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Murder in the Cathedral

The Rock, The Making of T. S. Eliot's Plays, Four Quartets

becket play eliot death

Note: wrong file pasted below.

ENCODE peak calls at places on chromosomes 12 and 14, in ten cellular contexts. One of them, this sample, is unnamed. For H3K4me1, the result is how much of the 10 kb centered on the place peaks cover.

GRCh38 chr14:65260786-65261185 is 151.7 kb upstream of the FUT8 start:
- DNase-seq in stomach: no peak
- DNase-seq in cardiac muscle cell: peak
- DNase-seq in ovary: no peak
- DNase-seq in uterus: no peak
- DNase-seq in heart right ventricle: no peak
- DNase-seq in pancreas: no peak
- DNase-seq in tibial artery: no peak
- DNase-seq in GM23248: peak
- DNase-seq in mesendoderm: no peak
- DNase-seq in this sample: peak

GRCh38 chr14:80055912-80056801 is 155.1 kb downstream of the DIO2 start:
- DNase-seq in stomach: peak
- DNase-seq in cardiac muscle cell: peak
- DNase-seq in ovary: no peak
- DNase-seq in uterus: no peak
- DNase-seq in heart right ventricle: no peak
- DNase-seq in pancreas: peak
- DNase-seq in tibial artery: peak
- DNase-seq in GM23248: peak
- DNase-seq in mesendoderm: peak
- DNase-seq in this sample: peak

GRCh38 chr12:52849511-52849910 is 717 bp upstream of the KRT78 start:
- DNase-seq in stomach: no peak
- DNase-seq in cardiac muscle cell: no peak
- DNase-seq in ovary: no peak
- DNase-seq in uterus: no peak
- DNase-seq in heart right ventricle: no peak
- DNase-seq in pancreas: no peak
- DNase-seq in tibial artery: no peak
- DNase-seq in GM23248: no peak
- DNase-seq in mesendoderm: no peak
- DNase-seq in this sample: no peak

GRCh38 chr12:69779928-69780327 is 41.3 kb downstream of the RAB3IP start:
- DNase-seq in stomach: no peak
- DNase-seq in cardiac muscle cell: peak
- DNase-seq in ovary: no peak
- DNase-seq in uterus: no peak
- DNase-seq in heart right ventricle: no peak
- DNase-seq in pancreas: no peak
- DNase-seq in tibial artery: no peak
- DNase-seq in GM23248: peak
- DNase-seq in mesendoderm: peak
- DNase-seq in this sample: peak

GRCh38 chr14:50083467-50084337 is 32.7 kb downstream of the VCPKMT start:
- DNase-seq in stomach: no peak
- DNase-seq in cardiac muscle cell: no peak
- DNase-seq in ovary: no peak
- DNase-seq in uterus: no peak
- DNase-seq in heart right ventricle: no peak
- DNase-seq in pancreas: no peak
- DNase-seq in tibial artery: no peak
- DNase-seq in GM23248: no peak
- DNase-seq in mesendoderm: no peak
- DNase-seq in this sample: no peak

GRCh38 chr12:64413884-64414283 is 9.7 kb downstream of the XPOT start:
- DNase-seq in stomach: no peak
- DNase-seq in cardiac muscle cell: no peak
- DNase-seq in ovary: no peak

the first of T. S. Eliot's major verse-dramas, published in 1935; it deals with the martyrdom of Thomas Becket and was first performed in 1935 in the Chapter House of Canterbury Cathedral, close to the site of Becket's death, after which it ran successfully in London and on tour. The work resulted from a suggestion by the Bishop of Chichester, who had been favourably impressed by Eliot's ecclesiastical pageant The Rock (1934), that he should write a play for the Canterbury Festival. Its first part establishes the conflicts between Church and State which determine Becket's martyrdom; by overcoming the Four Tempters, who respectively offer pleasure, political power, treason, and spiritual pride, he accepts that his death will accord purely with God's purposes. In the second part, Becket is murdered by the Four Knights, whose subsequent prose speeches argue for ‘a just subordination of the pretensions of the Church to the welfare of the State’ and conclude that Becket, ‘a monster of egotism’, effectively engineered his own death. The play ends with a prayer of praise and supplication by the Chorus of Women of Canterbury, whose commentaries throughout are the medium for Eliot's richest poetic effects. It is arguably his most theatrically effective play, Becket's murder providing a central action which his later dramas lack. E. Martin Browne, who collaborated on the play's production and later wrote The Making of T. S. Eliot's Plays (1966), recommended the excision of certain passages, one of which beginning ‘Time present and time past …’ opens ‘Burnt Norton’, the first of the Four Quartets.

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